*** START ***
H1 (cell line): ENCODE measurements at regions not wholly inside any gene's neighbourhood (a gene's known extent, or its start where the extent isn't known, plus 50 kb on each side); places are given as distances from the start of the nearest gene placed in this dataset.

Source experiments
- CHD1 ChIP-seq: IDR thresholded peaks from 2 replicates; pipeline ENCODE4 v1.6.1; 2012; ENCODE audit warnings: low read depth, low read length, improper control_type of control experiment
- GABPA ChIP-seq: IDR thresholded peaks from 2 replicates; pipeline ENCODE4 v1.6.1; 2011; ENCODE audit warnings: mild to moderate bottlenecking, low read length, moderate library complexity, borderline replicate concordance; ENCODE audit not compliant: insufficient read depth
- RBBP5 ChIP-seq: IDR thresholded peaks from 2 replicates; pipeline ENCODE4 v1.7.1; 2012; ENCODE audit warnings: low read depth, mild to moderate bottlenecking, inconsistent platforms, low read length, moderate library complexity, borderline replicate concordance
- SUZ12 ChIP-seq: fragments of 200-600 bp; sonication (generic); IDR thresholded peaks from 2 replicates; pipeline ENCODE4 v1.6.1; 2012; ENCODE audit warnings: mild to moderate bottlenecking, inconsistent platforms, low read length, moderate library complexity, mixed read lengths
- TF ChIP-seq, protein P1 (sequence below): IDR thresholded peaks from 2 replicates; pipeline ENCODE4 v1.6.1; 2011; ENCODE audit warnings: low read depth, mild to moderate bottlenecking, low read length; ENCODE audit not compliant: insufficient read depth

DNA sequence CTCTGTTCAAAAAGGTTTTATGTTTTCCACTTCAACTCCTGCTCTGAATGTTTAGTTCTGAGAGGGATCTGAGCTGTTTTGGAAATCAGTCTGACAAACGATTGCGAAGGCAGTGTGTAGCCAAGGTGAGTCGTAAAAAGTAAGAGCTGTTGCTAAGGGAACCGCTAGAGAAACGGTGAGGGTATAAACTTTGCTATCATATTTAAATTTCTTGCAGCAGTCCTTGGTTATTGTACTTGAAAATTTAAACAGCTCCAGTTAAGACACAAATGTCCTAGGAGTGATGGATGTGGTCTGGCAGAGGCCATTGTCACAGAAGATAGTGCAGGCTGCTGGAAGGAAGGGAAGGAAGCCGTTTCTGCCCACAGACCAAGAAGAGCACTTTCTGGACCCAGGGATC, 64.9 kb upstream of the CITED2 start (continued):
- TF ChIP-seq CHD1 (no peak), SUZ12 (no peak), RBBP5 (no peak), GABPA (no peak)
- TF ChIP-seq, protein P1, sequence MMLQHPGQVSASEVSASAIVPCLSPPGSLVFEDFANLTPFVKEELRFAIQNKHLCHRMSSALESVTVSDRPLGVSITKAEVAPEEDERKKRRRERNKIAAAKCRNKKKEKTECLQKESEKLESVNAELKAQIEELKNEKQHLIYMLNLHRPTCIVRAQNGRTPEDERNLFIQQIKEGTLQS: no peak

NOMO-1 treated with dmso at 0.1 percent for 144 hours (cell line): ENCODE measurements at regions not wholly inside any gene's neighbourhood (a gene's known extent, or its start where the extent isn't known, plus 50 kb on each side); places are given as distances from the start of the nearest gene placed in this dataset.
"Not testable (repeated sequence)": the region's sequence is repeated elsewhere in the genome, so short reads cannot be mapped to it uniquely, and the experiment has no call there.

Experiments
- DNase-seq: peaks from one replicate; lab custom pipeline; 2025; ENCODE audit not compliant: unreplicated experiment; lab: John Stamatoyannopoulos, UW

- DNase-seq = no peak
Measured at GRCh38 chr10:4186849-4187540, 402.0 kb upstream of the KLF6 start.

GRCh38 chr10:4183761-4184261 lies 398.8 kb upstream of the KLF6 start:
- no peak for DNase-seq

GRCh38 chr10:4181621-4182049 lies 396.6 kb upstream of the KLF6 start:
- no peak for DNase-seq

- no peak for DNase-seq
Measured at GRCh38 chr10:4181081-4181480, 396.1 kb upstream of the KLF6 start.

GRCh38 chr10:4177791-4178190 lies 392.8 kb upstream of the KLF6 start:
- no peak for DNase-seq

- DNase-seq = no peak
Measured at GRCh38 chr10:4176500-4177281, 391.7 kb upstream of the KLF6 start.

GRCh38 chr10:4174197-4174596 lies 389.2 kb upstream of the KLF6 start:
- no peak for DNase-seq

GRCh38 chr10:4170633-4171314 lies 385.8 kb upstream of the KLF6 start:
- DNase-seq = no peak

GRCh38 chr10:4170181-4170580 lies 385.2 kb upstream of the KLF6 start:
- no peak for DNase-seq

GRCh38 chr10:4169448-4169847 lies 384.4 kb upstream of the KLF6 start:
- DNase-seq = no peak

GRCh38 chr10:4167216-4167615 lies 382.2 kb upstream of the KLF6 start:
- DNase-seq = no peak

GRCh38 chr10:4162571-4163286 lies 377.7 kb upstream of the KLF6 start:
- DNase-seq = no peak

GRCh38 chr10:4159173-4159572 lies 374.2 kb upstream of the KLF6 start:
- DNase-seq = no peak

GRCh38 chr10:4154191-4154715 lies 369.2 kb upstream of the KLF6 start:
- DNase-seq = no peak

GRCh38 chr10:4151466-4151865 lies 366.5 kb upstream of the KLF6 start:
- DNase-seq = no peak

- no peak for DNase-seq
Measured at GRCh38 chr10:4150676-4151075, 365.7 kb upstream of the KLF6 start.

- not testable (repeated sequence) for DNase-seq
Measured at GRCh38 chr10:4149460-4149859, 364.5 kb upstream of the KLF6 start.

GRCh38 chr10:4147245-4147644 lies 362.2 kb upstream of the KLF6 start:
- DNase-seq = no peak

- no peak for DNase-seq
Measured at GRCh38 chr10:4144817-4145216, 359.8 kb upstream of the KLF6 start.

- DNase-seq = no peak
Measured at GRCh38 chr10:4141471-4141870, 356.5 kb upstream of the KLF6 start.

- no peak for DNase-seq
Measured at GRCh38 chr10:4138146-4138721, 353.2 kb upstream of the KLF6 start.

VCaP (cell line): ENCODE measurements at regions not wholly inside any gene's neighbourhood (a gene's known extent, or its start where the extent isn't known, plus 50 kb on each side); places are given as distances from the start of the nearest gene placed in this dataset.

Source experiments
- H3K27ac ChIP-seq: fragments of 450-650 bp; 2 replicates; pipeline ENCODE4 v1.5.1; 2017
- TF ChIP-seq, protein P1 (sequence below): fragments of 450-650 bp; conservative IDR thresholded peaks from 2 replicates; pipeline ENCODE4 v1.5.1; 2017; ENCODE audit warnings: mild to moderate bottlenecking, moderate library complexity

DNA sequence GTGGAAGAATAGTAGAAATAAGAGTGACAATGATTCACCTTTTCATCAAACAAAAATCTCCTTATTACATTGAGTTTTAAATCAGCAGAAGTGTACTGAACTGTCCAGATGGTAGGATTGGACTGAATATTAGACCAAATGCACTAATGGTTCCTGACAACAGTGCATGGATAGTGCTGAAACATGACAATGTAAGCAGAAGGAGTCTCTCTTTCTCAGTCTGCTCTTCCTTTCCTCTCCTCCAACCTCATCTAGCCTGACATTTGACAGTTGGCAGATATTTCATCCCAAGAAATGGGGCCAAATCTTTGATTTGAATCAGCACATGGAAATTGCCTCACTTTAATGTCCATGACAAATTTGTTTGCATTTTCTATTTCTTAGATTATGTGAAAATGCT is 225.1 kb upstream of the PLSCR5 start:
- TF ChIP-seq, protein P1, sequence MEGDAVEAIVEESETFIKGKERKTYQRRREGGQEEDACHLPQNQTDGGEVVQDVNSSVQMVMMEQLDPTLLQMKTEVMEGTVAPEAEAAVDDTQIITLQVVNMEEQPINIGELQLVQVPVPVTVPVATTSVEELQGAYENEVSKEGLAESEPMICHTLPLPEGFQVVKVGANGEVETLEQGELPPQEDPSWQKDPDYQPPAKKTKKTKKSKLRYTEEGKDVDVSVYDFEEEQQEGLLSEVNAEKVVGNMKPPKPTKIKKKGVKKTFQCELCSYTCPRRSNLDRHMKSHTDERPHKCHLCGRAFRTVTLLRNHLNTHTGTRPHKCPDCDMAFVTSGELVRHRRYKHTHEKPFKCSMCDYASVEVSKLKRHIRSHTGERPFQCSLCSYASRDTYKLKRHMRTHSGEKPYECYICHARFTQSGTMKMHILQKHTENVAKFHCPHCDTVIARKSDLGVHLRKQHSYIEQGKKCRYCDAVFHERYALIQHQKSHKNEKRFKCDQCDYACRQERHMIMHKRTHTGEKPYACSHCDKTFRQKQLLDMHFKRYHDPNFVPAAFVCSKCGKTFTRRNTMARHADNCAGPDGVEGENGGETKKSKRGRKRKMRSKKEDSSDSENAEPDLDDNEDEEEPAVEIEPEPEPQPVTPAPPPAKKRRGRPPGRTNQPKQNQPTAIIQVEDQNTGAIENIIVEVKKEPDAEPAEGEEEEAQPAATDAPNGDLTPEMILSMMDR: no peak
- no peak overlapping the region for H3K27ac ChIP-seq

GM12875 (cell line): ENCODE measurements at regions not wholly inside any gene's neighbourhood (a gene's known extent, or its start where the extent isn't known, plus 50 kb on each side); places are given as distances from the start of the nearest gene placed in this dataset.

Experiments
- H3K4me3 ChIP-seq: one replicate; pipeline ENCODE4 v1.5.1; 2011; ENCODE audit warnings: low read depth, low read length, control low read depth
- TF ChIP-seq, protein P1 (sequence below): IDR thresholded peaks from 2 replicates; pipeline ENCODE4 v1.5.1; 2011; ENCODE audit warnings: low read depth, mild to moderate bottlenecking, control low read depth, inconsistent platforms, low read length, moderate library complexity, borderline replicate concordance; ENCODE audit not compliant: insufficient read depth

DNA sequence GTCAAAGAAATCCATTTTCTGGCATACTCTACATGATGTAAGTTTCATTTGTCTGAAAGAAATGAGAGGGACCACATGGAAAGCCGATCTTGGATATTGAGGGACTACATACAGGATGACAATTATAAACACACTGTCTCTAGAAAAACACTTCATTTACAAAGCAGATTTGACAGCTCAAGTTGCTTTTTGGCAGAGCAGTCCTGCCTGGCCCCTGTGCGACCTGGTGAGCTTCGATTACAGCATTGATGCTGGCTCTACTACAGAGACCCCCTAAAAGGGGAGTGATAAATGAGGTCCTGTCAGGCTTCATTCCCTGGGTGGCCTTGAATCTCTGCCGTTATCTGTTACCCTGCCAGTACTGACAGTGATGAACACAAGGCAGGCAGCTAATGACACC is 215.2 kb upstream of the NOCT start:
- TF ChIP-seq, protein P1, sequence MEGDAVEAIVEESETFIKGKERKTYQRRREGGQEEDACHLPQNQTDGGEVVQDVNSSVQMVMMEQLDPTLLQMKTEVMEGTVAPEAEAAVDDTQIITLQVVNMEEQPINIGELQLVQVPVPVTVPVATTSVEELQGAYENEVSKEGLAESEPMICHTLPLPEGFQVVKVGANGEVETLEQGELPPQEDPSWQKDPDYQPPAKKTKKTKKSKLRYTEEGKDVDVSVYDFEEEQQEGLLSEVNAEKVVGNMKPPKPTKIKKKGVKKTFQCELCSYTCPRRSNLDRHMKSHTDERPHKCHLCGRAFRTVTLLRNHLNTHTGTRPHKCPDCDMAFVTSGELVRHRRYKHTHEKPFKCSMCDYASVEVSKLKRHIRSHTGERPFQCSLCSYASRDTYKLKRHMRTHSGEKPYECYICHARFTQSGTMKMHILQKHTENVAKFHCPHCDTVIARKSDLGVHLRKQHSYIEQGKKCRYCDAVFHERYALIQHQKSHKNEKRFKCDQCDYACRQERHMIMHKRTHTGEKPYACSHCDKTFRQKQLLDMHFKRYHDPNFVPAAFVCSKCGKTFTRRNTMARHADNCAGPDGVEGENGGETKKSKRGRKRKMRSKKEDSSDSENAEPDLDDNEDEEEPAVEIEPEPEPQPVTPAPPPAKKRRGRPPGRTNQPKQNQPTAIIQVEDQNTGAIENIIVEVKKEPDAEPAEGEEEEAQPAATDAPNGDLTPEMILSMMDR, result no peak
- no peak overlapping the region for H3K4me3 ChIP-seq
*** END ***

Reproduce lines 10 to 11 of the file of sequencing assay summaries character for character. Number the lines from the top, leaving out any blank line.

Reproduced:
- TF ChIP-seq, protein P1, sequence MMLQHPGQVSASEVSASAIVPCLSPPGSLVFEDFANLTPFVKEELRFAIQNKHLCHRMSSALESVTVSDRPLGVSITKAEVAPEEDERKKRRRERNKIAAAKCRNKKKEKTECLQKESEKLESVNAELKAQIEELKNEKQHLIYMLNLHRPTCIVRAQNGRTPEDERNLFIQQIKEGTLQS: no peak

NOMO-1 treated with dmso at 0.1 percent for 144 hours (cell line): ENCODE measurements at regions not wholly inside any gene's neighbourhood (a gene's known extent, or its start where the extent isn't known, plus 50 kb on each side); places are given as distances from the start of the nearest gene placed in this dataset.